By Angela Williams, NYAPC’s Young Adult Volunteer
“Come on in, grab a cup of coffee. Take a seat and stay a while. You’ll hear stories you’ve never imagined.”
These are the words my friend Bobby* said to a group of tourists who stopped by a few Sundays ago to visit the historic New York Avenue Presbyterian Church. The women walked into the open doors of the Radcliffe Room during the height of our Sunday morning activity. They were seeking spaces where former Presidents Abraham Lincoln and John Quincy Adams worshiped. They likely wanted to take pictures of the iconic stained glass windows that line the walls of the sanctuary. When they walked into the first set of open doors, they likely did not expect to see almost 100 men and women experiencing varying levels of homelessness eating breakfast, drinking coffee, singing hymns, waiting in line for clothes, and fellowshipping with each other and volunteers.
I welcomed the women to our church but recognized that they likely did not come to New York Avenue to see the Radcliffe Room. I directed them to the front desk, which they could access either by staying on the sidewalk and entering the next set of doors or by walking through the Radcliffe Room, through the hustle and bustle of life happening in the space. They hesitated, and ultimately opted to leave the foyer and continue on to the main set of doors. Bobby welcomed the group but looked at me to say what we both knew would happen: they would go around. Bobby is one of our guests who doubles as a volunteer.
When I started working in the Radcliffe Room seven months ago, I found my home in the clothing closet. Each Sunday, I arrive at 7:30 am and take the next forty-five minutes to prepare the men and women’s clothing closets while the other volunteers prepare the food. This involves hanging up whatever donations we received in the last week, bringing down supplies from our storage room three floors up, rolling the racks of women’s clothing out to the stage, our designated safe space for women, and arranging racks and bins so guests can easily navigate the spaces. That takes a lot of work, and I often found myself frustrated that I carrying the burden alone. Many guests would offer to help me out, but I always politely declined. I’m a YAV; I can do anything.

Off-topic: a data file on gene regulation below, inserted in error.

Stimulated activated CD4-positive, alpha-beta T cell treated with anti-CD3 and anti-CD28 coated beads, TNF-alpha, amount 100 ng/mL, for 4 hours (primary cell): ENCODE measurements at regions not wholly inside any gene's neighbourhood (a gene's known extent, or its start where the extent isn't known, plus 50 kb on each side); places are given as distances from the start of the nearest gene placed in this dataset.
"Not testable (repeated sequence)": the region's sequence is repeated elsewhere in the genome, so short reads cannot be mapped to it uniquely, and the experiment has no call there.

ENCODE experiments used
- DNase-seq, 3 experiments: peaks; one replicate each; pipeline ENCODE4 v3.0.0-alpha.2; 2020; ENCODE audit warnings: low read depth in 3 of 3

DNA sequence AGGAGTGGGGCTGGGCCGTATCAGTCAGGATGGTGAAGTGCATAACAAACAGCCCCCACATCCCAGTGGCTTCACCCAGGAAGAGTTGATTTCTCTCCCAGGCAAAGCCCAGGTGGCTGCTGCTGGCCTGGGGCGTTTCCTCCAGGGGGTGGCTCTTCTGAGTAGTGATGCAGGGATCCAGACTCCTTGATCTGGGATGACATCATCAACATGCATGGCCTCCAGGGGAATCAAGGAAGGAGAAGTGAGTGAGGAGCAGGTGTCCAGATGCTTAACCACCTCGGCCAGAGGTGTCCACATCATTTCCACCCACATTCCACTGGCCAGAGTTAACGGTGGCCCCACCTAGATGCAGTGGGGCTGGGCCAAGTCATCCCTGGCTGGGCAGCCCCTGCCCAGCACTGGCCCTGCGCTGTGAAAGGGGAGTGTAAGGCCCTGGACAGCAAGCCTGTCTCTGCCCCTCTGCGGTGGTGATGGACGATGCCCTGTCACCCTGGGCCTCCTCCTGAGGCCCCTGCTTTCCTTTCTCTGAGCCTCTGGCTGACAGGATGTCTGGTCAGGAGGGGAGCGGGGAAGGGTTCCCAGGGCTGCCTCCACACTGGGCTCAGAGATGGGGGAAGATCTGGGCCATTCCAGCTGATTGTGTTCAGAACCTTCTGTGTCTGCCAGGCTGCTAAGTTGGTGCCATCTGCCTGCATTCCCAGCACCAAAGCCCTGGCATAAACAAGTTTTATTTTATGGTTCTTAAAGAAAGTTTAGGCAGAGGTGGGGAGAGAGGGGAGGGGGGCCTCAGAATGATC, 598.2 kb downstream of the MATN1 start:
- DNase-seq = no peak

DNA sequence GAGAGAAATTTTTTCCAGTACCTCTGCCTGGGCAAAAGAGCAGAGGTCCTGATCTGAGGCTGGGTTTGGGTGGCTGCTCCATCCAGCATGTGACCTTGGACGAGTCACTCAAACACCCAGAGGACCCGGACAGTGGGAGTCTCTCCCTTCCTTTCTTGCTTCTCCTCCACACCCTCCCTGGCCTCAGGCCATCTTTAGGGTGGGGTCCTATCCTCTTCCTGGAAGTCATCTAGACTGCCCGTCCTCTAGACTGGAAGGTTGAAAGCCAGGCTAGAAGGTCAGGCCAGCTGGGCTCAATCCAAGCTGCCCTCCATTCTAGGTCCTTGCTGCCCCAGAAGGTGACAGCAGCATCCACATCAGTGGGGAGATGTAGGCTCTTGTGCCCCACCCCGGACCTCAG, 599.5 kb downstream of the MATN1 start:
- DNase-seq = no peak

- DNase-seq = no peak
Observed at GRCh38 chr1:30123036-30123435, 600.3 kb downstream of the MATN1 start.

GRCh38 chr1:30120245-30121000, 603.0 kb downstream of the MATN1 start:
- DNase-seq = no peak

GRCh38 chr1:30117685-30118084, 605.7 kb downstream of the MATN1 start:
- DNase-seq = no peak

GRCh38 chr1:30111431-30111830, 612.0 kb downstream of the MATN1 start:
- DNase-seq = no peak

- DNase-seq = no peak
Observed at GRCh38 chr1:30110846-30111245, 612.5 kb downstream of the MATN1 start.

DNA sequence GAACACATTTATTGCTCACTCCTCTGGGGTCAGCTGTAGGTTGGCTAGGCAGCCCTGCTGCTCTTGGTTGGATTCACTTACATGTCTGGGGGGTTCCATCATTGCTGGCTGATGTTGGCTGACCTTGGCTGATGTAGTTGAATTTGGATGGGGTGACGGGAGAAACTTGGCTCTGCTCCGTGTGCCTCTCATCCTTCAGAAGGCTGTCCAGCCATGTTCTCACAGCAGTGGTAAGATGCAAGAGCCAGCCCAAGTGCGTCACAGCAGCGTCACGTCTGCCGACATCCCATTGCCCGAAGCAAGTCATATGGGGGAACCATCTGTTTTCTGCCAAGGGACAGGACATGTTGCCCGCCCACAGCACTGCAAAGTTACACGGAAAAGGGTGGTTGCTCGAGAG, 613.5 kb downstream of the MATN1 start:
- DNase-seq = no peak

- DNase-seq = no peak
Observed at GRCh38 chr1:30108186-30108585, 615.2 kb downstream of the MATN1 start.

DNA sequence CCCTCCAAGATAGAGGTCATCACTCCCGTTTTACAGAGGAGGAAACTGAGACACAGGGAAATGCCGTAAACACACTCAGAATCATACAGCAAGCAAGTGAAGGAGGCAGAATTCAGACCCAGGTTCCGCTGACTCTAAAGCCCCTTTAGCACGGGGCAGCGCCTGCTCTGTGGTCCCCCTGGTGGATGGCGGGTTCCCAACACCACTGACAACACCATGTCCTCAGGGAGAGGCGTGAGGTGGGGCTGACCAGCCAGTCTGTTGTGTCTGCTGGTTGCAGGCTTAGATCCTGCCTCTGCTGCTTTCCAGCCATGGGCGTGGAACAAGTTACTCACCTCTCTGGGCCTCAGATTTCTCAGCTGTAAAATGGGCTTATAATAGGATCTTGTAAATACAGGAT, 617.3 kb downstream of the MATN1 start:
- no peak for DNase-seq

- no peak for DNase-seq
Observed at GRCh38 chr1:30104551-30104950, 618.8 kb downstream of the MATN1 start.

At some point, my usual helpers started showing up the same time I did, and I finally decided to surrender my self-sufficient ego to accept assistance from those I thought I was supposed to serve. All of a sudden, the burden seemed lighter, and my mood shifted. I could come to the Radcliffe Room every Sunday and be confident that the clothing closet would be ready to open at 8:15 thanks to the help of Bobby, Jaq*, Lee*, Darwin*, and many of the other guests who offer their hands every week.
In January, my supervisor, Jessica, and I read Toxic Charity by Bob Lupton, in preparation for the 2016 NEXT Church National Gathering, where he would be a keynote speaker. I found myself questioning my work and mission in church settings, particularly in the Radcliffe Room. Despite the critique he has received, his fundamental shift of how we approach mission resonated with me. Why not welcome guests who want to give back to the ministry? Why not welcome internal investment? Perhaps that was the nudge I needed to truly partner with our guests to blur that line between volunteer and guests, us and them.
At the NEXT National Gathering, Aisha Brooks-Lytle powerfully brought the Word, reminding all in attendance that we can’t go over it, can’t go below it, can’t go around it; we’ve gotta go through it. Sharing the good news of Jesus Christ also means that we have to be willing to accept it from others. Living out the Gospel requires us to get messy and be in real relationship with God’s beloved Creation. When we tell the story of a historical church, we can share tales of giants of the faith who advised Presidents, Congress, and the Supreme Court, but we should also include how the fabric of the church is intertwined with our neighbors in places without power. We are called to go through it in proximity with those who are poor, deprived, oppressed, marginalized, exploited, and suffering. The next time someone walks through the first open door, why don’t we invite them to come in, grab a cup of coffee, take a seat, and stay a while? We all may hear a story we never imagined.
*Names have been changed.